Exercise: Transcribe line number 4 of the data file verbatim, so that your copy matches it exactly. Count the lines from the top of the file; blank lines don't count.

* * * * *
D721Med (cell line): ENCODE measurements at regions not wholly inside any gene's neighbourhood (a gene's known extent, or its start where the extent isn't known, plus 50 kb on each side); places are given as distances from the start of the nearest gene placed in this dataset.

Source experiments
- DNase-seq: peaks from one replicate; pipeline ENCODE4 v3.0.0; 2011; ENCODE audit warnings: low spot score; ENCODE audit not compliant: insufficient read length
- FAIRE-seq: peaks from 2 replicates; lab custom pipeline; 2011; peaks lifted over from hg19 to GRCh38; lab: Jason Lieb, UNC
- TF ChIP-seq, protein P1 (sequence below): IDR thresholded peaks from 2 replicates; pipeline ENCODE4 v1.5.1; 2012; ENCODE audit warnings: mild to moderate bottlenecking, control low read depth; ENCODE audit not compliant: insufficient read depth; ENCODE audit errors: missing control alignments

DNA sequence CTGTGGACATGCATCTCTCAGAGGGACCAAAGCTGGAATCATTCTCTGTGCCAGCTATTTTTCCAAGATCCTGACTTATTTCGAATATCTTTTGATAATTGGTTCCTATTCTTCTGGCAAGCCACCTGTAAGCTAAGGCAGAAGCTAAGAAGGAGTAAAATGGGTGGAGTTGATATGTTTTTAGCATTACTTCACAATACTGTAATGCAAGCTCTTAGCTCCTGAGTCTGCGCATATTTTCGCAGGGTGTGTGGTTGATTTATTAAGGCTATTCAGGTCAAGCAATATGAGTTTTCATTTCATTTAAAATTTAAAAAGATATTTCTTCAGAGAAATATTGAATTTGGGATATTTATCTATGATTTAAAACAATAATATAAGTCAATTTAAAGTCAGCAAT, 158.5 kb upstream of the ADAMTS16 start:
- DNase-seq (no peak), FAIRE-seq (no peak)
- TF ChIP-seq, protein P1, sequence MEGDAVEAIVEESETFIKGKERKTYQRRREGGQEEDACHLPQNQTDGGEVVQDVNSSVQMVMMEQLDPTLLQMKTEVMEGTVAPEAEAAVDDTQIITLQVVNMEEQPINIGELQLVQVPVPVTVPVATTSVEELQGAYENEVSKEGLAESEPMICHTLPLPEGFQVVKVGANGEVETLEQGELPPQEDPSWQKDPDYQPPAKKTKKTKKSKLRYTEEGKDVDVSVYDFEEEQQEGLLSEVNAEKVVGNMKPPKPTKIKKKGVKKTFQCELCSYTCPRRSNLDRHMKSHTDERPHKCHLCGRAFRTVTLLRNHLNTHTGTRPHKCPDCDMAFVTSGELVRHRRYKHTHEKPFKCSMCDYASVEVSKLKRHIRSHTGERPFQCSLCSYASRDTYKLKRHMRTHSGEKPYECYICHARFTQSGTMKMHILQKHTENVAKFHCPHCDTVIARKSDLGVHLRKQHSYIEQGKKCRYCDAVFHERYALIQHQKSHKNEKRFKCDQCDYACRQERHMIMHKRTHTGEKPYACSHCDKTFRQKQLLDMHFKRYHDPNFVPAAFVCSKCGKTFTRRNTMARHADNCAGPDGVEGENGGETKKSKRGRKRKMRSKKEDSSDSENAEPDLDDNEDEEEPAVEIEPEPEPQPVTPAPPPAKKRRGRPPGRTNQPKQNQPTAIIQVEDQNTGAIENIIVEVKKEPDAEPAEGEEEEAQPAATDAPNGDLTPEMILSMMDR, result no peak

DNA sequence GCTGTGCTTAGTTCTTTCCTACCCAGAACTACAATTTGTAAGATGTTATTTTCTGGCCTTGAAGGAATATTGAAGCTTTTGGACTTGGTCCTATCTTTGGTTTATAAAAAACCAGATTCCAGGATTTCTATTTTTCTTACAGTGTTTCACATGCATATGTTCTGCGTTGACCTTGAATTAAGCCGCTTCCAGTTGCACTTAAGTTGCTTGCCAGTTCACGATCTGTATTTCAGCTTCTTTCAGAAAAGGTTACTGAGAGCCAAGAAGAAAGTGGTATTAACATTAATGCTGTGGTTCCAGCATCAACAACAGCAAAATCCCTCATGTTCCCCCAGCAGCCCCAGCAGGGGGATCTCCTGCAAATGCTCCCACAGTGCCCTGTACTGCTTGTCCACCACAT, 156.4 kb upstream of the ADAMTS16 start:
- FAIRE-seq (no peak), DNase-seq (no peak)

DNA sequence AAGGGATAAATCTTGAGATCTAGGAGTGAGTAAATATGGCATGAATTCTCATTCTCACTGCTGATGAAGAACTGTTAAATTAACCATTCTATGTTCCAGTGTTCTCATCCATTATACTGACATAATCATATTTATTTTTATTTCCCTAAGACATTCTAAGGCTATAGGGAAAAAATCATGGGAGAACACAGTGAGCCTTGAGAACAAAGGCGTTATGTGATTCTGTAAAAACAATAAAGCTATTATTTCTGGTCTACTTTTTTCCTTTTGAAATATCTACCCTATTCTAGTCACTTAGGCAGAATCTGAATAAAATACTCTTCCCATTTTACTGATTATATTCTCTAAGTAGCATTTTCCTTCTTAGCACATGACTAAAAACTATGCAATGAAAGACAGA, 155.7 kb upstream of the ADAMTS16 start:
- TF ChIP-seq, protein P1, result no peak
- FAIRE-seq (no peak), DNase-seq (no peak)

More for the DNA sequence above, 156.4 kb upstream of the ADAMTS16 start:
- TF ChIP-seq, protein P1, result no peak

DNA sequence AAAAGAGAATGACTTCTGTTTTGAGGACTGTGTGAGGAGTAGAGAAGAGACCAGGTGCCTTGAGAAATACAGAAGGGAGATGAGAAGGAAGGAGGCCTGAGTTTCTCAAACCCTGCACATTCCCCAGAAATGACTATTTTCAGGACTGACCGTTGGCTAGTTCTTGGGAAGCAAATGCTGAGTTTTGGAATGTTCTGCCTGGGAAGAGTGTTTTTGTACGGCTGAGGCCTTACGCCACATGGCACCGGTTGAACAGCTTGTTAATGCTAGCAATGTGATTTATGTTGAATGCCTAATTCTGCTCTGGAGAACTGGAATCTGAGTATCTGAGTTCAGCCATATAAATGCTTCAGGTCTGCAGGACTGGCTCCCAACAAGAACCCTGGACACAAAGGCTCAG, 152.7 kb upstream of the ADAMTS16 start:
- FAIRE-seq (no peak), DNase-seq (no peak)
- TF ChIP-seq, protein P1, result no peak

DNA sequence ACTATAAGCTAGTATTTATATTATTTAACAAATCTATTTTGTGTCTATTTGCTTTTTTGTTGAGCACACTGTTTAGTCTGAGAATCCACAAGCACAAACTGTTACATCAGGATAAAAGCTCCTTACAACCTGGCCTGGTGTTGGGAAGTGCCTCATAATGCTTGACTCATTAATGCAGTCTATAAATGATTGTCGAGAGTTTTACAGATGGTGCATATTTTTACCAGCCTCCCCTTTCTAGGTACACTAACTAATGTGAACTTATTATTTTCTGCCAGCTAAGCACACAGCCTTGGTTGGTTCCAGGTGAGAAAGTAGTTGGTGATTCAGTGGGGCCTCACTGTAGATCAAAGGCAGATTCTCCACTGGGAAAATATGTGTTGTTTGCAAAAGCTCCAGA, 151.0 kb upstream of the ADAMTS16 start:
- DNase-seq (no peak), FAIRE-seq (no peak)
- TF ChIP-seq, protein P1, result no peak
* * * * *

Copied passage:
- FAIRE-seq: peaks from 2 replicates; lab custom pipeline; 2011; peaks lifted over from hg19 to GRCh38; lab: Jason Lieb, UNC